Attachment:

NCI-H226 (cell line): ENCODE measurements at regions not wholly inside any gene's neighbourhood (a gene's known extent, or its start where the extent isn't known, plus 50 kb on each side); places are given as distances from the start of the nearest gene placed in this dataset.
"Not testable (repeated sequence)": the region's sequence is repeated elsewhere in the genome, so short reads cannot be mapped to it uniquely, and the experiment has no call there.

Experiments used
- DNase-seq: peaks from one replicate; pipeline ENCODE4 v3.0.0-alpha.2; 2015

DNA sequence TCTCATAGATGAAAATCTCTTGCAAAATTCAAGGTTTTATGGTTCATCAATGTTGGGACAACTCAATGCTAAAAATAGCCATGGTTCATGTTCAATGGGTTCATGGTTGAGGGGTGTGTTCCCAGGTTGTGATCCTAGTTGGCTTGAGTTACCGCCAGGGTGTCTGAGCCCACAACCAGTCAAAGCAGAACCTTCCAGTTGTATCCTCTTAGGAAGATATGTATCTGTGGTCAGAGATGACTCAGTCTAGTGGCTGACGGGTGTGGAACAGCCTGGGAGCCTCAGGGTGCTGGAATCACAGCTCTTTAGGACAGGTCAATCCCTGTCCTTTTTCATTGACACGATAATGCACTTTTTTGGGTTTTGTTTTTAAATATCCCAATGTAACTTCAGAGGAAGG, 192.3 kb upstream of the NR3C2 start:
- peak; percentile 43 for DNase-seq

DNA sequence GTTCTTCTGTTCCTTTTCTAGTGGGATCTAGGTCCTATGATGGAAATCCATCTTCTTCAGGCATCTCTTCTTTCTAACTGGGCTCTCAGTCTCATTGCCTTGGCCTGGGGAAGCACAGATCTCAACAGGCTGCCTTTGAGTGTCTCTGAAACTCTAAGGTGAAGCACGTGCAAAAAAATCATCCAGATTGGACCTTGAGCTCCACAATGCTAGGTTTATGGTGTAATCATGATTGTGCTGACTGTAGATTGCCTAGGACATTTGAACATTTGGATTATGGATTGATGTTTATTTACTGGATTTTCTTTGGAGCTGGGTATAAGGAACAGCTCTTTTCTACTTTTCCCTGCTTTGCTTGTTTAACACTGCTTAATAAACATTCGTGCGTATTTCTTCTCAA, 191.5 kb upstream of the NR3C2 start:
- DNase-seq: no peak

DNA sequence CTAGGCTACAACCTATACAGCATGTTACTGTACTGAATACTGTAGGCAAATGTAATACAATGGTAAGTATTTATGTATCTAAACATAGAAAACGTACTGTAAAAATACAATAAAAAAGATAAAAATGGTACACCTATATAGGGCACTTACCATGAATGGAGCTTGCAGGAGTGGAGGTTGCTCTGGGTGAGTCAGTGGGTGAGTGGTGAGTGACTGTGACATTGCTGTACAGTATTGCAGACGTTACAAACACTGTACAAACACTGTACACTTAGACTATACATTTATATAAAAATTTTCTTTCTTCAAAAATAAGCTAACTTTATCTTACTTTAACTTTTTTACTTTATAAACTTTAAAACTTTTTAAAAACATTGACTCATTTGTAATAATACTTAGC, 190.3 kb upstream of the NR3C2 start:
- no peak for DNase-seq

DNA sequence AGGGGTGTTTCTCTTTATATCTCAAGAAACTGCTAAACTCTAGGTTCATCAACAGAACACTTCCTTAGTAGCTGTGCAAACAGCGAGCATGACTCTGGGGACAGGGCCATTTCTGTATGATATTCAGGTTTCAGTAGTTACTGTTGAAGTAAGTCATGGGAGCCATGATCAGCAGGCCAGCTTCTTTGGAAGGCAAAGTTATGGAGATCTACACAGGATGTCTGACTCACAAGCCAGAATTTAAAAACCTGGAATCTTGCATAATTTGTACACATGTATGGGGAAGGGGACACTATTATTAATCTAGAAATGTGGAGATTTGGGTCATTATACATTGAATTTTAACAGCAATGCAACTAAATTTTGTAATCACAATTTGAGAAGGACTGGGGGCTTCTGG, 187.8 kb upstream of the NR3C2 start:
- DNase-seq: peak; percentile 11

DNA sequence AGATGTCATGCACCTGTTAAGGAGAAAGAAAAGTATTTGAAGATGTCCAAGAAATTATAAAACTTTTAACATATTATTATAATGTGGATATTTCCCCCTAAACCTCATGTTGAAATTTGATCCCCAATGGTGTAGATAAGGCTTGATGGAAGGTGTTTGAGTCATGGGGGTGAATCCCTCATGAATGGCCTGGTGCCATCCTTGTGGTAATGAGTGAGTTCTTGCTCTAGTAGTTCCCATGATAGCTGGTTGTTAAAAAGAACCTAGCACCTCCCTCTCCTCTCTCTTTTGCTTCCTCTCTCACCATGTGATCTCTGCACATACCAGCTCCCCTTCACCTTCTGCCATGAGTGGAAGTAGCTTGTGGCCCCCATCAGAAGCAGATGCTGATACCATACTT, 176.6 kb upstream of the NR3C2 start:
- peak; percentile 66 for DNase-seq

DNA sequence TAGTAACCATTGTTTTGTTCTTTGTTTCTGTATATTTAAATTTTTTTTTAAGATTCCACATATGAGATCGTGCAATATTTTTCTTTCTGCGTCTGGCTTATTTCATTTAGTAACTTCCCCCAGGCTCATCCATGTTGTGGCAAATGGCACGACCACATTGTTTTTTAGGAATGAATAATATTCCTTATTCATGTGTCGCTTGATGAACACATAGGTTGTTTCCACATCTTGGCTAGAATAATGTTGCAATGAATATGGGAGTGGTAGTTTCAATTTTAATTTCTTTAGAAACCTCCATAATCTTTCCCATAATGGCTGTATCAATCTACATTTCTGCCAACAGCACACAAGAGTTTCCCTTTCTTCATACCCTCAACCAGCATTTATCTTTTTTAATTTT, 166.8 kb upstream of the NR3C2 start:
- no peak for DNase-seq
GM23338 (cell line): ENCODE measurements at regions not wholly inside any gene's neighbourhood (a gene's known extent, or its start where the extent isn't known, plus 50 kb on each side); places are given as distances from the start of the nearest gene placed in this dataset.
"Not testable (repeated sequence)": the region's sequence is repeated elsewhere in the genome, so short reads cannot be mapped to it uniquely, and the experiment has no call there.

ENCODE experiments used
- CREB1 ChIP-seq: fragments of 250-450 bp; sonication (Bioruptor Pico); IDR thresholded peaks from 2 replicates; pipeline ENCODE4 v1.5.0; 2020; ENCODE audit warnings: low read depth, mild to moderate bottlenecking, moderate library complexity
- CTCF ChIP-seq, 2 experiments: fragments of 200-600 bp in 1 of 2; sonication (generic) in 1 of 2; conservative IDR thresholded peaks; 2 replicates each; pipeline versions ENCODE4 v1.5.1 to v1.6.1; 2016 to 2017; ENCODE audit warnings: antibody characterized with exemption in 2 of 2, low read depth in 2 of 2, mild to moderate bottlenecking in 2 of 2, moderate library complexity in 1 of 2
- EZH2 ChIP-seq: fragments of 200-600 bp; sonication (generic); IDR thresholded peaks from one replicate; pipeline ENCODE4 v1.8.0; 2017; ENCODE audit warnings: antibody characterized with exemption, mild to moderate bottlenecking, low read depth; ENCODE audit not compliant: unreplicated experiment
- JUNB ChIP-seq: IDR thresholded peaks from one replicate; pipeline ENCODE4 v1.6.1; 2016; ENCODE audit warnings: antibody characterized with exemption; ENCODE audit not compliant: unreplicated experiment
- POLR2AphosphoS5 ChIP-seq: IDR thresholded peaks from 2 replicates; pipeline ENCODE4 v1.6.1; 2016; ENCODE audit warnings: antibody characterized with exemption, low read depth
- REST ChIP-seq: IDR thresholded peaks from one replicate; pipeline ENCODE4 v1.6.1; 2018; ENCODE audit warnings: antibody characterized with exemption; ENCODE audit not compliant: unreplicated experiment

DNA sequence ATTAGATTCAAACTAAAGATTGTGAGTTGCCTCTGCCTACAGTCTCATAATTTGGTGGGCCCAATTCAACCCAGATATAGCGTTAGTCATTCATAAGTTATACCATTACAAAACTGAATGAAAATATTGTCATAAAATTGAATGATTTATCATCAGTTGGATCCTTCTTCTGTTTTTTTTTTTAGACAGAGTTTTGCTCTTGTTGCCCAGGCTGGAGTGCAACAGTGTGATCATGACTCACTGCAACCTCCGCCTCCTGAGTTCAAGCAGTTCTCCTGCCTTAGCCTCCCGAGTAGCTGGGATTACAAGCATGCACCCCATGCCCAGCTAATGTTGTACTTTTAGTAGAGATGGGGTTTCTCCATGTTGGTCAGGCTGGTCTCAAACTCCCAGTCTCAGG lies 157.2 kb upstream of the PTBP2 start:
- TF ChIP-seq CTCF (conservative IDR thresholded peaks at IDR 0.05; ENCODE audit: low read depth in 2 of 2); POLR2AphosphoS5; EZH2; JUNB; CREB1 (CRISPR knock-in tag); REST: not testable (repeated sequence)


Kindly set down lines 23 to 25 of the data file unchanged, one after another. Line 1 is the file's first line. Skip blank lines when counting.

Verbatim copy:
- JUNB ChIP-seq: IDR thresholded peaks from one replicate; pipeline ENCODE4 v1.6.1; 2016; ENCODE audit warnings: antibody characterized with exemption; ENCODE audit not compliant: unreplicated experiment
- POLR2AphosphoS5 ChIP-seq: IDR thresholded peaks from 2 replicates; pipeline ENCODE4 v1.6.1; 2016; ENCODE audit warnings: antibody characterized with exemption, low read depth
- REST ChIP-seq: IDR thresholded peaks from one replicate; pipeline ENCODE4 v1.6.1; 2018; ENCODE audit warnings: antibody characterized with exemption; ENCODE audit not compliant: unreplicated experiment